The unveiling of the first Budget

Thomas Sheerin, Tax Director at KPMG in Ireland, outlines some of the elements affecting SMEs.

 1. Earned Income Tax Credit for Self-employed and USC Changes

In last year’s Budget, the Minister introduced an Earned Income Tax Credit of €550 for small business owners who cannot benefit from the PAYE tax credit of €1,650 available to employees. The Minister announced an increase in this credit to €950 for 2017.

The three lower USC rates have been reduced by 0.5%. Accordingly, all income earners will have a lower tax burden to varying degrees. The ceiling at which the 2.5% USC rate applies is increased to €18,772 – this ensures that a full-time worker on the minimum wage will remain outside the top rates of USC.

 

2. Minimum Wage

The higher cost to employers arising from the increase in the hourly minimum wage from €9.15 to €9.25 will take effect from 1st January 2017.

 

3. Entrepreneur relief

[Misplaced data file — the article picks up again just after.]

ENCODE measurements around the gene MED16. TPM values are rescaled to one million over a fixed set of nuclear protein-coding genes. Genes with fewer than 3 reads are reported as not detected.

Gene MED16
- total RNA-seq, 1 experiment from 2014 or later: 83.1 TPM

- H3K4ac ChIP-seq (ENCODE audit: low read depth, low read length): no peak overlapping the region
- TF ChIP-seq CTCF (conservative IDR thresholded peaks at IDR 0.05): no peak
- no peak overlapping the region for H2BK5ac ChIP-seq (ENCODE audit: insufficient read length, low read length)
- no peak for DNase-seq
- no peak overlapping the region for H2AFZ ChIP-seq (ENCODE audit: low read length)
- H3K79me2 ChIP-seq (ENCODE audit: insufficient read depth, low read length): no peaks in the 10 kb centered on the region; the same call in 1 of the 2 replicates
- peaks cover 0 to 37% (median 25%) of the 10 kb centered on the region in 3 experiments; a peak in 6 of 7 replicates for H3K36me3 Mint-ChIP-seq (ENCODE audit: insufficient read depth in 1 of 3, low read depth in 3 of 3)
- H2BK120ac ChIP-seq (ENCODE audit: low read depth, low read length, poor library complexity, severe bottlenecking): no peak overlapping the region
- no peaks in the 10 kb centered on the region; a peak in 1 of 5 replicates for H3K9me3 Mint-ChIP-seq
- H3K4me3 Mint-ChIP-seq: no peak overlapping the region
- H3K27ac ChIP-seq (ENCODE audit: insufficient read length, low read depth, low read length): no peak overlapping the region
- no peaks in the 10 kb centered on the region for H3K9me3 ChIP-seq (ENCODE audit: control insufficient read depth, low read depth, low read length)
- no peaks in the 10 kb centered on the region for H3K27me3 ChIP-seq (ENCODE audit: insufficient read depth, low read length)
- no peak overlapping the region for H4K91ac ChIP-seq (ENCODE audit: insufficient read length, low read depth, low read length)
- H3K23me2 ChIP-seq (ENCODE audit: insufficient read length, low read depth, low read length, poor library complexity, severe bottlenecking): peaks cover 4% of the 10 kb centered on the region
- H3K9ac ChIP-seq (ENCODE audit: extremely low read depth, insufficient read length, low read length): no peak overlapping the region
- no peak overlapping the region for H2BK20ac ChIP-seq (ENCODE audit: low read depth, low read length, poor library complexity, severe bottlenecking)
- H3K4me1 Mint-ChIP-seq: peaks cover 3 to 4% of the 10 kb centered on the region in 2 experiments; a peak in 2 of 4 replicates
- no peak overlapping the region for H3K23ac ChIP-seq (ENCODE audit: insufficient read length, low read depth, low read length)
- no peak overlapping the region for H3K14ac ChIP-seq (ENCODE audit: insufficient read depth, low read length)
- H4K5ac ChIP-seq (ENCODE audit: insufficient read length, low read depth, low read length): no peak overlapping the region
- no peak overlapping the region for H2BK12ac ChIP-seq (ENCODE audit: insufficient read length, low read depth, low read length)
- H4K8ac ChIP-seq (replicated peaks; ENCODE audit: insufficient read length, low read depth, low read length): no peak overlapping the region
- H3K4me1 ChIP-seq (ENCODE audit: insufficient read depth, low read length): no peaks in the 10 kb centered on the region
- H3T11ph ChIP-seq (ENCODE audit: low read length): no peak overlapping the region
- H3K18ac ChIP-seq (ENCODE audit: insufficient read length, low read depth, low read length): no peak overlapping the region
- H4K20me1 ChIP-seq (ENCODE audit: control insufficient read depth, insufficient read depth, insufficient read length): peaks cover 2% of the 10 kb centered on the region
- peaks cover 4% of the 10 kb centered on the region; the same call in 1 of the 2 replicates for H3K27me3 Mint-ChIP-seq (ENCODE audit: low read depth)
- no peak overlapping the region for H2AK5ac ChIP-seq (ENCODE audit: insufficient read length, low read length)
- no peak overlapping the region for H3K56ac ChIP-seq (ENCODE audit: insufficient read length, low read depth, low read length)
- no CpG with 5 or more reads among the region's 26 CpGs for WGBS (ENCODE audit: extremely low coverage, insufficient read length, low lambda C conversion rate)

The standard rate of capital gains tax remains at 33%. However, the Minister announced a reduction to 10% in the capital gains tax rate that applies to disposals by Entrepreneurs of qualifying assets. Entrepreneur relief offers the reduced rate of capital gains tax on the disposal by an individual of business assets up to a lifetime limit of chargeable gains of €1 million. The Minister is to review this lifetime limit in future budgets.

To qualify for the relief, the business assets which include shares in a company must have been owned by the individual for a continuous period of at least three years in the five years immediately prior to the date of disposal.

 

4. Share-based remuneration

Following a public consultation and review of share-based remuneration earlier this year, the Minister announced the intention to develop a new, SME, focussed share-based incentive scheme which is to be introduced in next year’s Budget.

 

5. Retailers and Tourism

The reduced 9% VAT rate for tourism and related activities will continue to apply.  The Minister noted that the reduced rate will act as a buffer for the sector against the weakness in sterling which increases the cost of holidaying in Ireland for British tourists.